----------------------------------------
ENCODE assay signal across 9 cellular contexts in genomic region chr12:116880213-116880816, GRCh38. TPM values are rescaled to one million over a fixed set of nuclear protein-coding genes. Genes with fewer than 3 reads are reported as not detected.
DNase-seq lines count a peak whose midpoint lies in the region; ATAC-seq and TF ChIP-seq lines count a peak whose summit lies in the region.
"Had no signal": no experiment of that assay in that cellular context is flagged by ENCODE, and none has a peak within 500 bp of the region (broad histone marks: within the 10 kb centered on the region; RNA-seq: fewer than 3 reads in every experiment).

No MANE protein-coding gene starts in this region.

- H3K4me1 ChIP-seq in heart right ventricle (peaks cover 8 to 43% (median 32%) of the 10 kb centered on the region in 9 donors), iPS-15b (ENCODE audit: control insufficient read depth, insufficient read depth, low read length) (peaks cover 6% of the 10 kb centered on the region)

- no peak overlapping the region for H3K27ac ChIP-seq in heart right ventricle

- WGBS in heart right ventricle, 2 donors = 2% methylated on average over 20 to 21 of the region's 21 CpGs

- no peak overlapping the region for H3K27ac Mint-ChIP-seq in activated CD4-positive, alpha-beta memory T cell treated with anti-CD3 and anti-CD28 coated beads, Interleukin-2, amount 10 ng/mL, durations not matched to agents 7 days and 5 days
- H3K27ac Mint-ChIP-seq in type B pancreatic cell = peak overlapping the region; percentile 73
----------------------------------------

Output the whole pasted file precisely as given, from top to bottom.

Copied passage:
ENCODE assay signal across 9 cellular contexts in genomic region chr12:116880213-116880816, GRCh38. TPM values are rescaled to one million over a fixed set of nuclear protein-coding genes. Genes with fewer than 3 reads are reported as not detected.
DNase-seq lines count a peak whose midpoint lies in the region; ATAC-seq and TF ChIP-seq lines count a peak whose summit lies in the region.
"Had no signal": no experiment of that assay in that cellular context is flagged by ENCODE, and none has a peak within 500 bp of the region (broad histone marks: within the 10 kb centered on the region; RNA-seq: fewer than 3 reads in every experiment).

No MANE protein-coding gene starts in this region.

- H3K4me1 ChIP-seq in heart right ventricle (peaks cover 8 to 43% (median 32%) of the 10 kb centered on the region in 9 donors), iPS-15b (ENCODE audit: control insufficient read depth, insufficient read depth, low read length) (peaks cover 6% of the 10 kb centered on the region)

- no peak overlapping the region for H3K27ac ChIP-seq in heart right ventricle

- WGBS in heart right ventricle, 2 donors = 2% methylated on average over 20 to 21 of the region's 21 CpGs

- no peak overlapping the region for H3K27ac Mint-ChIP-seq in activated CD4-positive, alpha-beta memory T cell treated with anti-CD3 and anti-CD28 coated beads, Interleukin-2, amount 10 ng/mL, durations not matched to agents 7 days and 5 days
- H3K27ac Mint-ChIP-seq in type B pancreatic cell = peak overlapping the region; percentile 73